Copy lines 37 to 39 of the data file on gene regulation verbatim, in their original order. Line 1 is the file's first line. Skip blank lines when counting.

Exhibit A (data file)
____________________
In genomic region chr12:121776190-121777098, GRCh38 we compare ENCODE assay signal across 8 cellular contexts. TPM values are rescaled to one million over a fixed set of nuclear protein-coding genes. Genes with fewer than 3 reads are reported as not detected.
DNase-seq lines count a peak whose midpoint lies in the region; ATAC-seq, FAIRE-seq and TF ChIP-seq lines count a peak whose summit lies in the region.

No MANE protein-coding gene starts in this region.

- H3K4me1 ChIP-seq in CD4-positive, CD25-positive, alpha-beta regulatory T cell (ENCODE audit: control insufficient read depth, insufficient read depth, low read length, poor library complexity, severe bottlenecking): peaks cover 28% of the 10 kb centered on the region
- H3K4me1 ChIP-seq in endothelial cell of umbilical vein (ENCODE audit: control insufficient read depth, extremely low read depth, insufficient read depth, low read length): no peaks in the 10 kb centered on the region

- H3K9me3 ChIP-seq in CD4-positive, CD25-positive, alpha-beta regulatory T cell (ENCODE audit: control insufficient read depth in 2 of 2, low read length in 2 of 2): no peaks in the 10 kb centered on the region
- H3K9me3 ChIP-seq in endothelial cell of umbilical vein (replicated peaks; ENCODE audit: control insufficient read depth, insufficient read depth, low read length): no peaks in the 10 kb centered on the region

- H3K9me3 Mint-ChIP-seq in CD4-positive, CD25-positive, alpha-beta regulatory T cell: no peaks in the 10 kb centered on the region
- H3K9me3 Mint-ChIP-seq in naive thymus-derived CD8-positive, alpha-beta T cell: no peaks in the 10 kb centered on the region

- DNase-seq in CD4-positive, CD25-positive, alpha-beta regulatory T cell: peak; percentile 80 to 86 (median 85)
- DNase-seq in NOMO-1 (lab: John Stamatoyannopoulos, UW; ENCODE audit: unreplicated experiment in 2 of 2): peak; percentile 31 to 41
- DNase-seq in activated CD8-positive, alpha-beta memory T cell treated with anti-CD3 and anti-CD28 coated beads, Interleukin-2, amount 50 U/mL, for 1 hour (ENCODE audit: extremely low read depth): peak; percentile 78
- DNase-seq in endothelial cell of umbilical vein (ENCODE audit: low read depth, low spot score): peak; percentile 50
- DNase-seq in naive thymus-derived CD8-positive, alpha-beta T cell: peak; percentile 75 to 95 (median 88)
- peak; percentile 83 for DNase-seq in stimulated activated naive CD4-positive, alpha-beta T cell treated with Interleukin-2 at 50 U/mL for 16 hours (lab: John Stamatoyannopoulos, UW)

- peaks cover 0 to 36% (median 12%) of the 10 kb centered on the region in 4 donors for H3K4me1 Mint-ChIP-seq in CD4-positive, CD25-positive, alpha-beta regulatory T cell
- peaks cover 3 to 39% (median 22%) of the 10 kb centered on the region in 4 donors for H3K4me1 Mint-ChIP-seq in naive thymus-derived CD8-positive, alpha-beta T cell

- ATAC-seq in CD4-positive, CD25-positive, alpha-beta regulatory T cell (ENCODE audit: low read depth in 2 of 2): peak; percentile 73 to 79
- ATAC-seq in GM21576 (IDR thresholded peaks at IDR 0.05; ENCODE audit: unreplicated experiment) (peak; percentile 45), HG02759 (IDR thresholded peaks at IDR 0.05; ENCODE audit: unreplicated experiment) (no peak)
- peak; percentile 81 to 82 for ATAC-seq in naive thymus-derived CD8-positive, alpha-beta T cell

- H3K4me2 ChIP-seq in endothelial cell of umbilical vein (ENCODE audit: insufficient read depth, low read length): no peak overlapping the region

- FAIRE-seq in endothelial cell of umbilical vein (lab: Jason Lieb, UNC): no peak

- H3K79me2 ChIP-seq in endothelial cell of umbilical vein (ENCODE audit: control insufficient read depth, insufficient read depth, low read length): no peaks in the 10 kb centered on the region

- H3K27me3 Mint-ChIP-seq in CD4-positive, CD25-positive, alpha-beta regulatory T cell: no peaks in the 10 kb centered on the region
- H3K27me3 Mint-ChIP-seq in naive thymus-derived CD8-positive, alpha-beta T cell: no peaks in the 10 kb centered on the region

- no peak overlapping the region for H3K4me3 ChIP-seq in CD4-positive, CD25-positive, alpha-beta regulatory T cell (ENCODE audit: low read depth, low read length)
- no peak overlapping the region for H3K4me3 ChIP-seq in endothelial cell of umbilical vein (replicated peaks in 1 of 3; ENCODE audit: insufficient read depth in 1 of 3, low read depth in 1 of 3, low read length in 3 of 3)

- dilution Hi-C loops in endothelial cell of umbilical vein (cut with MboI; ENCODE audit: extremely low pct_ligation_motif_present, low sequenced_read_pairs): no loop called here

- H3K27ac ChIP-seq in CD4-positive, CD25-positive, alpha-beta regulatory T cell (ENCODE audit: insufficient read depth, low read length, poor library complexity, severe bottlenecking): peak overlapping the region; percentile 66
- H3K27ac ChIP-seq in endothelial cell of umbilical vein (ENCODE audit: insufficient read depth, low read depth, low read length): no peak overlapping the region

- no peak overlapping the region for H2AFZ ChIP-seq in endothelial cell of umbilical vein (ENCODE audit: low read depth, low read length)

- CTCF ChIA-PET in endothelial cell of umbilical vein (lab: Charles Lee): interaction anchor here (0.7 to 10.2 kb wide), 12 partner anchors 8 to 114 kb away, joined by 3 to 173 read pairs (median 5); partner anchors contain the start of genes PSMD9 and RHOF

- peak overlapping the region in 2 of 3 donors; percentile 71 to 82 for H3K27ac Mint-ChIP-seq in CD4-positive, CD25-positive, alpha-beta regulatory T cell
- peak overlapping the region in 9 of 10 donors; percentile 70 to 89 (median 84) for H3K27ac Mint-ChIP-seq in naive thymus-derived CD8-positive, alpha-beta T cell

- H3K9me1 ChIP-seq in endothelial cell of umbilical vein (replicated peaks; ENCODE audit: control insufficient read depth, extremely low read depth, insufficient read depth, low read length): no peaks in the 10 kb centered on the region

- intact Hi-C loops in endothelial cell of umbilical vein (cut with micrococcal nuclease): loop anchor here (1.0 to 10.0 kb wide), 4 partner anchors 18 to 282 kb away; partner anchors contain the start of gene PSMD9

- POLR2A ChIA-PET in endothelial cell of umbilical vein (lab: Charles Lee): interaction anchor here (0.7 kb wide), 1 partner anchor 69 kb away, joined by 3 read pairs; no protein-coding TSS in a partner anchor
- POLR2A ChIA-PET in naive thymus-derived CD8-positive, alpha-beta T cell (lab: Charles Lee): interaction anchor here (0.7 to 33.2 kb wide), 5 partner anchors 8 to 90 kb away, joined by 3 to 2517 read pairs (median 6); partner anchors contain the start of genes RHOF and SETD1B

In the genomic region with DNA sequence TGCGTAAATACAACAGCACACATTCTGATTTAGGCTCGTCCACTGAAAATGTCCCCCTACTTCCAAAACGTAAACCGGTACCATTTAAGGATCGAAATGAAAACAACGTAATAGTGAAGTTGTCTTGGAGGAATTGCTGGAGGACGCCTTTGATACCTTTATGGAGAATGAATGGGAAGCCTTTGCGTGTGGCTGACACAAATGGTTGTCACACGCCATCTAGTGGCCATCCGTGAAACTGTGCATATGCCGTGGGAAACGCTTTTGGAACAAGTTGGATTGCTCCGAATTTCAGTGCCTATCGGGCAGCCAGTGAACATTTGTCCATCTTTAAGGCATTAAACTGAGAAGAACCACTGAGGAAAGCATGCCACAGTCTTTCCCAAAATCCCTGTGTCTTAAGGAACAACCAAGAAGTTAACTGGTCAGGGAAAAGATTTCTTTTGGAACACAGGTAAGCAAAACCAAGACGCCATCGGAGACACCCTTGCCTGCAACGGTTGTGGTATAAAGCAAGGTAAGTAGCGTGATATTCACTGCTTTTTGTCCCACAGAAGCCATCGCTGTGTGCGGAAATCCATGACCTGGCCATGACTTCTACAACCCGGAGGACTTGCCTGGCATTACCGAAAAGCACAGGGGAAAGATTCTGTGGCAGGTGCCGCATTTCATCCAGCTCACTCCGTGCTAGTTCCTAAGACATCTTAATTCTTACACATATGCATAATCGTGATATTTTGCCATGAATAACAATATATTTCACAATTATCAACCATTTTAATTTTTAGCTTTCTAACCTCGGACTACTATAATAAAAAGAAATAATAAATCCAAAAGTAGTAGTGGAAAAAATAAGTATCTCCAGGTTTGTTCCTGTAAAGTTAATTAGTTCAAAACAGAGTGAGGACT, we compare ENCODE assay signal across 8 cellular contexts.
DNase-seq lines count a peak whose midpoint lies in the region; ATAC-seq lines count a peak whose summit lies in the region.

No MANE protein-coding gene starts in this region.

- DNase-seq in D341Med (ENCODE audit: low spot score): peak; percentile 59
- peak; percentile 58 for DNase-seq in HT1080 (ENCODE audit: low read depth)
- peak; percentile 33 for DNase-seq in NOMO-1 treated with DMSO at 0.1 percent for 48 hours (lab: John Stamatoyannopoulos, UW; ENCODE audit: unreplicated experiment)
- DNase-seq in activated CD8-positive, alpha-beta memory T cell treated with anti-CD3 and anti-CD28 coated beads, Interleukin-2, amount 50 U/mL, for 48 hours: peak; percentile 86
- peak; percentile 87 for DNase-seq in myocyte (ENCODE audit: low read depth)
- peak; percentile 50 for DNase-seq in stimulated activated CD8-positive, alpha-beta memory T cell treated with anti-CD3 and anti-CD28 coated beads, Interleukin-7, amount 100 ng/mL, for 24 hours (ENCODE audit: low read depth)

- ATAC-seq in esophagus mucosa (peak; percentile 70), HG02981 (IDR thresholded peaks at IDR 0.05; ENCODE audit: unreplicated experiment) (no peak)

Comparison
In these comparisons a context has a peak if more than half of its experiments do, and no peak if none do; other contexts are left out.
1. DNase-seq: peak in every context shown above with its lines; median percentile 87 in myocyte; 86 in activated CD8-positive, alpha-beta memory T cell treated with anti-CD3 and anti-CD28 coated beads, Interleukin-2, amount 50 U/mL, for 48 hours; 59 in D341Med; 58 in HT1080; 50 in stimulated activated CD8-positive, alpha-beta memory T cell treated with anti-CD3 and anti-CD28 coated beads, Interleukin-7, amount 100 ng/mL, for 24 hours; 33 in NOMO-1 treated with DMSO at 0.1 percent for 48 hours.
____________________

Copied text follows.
- POLR2A ChIA-PET in endothelial cell of umbilical vein (lab: Charles Lee): interaction anchor here (0.7 kb wide), 1 partner anchor 69 kb away, joined by 3 read pairs; no protein-coding TSS in a partner anchor
- POLR2A ChIA-PET in naive thymus-derived CD8-positive, alpha-beta T cell (lab: Charles Lee): interaction anchor here (0.7 to 33.2 kb wide), 5 partner anchors 8 to 90 kb away, joined by 3 to 2517 read pairs (median 6); partner anchors contain the start of genes RHOF and SETD1B

In the genomic region with DNA sequence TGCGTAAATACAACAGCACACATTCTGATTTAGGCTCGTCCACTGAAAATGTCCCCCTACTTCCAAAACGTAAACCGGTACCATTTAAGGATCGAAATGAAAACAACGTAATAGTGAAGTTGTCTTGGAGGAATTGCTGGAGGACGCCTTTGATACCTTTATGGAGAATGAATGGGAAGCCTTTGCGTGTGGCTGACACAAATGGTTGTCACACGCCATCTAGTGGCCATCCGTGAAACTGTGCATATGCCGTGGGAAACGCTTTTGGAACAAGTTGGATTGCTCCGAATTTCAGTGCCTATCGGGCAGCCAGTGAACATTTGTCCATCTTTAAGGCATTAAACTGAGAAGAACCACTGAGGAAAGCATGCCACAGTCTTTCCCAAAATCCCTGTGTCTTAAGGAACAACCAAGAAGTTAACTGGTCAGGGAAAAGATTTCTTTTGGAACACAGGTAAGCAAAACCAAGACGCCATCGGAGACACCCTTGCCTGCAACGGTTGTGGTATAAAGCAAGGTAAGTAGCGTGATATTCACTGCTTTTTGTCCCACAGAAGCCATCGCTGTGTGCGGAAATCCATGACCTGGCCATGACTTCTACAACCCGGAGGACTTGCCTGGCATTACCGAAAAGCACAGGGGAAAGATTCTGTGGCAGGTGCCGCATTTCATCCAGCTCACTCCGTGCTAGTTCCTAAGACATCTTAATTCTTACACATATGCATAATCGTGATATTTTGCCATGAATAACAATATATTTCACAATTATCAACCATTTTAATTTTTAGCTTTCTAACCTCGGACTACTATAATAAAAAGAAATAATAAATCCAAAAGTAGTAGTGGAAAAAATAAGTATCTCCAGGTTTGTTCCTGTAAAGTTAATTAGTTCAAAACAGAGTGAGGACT, we compare ENCODE assay signal across 8 cellular contexts.